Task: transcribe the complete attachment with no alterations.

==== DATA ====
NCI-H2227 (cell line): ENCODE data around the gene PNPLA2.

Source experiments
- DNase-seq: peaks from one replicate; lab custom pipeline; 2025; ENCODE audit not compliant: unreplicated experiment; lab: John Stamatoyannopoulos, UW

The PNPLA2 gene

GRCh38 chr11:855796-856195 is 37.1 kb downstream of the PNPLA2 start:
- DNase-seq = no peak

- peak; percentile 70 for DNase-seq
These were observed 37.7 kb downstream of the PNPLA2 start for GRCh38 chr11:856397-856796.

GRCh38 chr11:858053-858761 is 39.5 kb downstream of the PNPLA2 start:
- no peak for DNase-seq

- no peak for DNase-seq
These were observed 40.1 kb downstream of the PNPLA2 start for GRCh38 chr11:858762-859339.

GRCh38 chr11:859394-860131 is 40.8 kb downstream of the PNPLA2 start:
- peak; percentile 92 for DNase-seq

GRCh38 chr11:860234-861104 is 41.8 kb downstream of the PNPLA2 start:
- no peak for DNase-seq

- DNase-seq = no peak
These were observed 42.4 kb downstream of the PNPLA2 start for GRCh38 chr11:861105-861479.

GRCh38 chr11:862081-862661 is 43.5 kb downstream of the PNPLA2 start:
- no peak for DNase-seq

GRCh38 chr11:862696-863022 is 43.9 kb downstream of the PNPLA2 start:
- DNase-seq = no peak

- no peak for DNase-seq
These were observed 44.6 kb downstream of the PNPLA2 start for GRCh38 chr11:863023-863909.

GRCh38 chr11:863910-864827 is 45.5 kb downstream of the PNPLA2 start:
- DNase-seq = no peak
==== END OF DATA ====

NCI-H2227 (cell line): ENCODE data around the gene PNPLA2.

Source experiments
- DNase-seq: peaks from one replicate; lab custom pipeline; 2025; ENCODE audit not compliant: unreplicated experiment; lab: John Stamatoyannopoulos, UW

The PNPLA2 gene

GRCh38 chr11:855796-856195 is 37.1 kb downstream of the PNPLA2 start:
- DNase-seq = no peak

- peak; percentile 70 for DNase-seq
These were observed 37.7 kb downstream of the PNPLA2 start for GRCh38 chr11:856397-856796.

GRCh38 chr11:858053-858761 is 39.5 kb downstream of the PNPLA2 start:
- no peak for DNase-seq

- no peak for DNase-seq
These were observed 40.1 kb downstream of the PNPLA2 start for GRCh38 chr11:858762-859339.

GRCh38 chr11:859394-860131 is 40.8 kb downstream of the PNPLA2 start:
- peak; percentile 92 for DNase-seq

GRCh38 chr11:860234-861104 is 41.8 kb downstream of the PNPLA2 start:
- no peak for DNase-seq

- DNase-seq = no peak
These were observed 42.4 kb downstream of the PNPLA2 start for GRCh38 chr11:861105-861479.

GRCh38 chr11:862081-862661 is 43.5 kb downstream of the PNPLA2 start:
- no peak for DNase-seq

GRCh38 chr11:862696-863022 is 43.9 kb downstream of the PNPLA2 start:
- DNase-seq = no peak

- no peak for DNase-seq
These were observed 44.6 kb downstream of the PNPLA2 start for GRCh38 chr11:863023-863909.

GRCh38 chr11:863910-864827 is 45.5 kb downstream of the PNPLA2 start:
- DNase-seq = no peak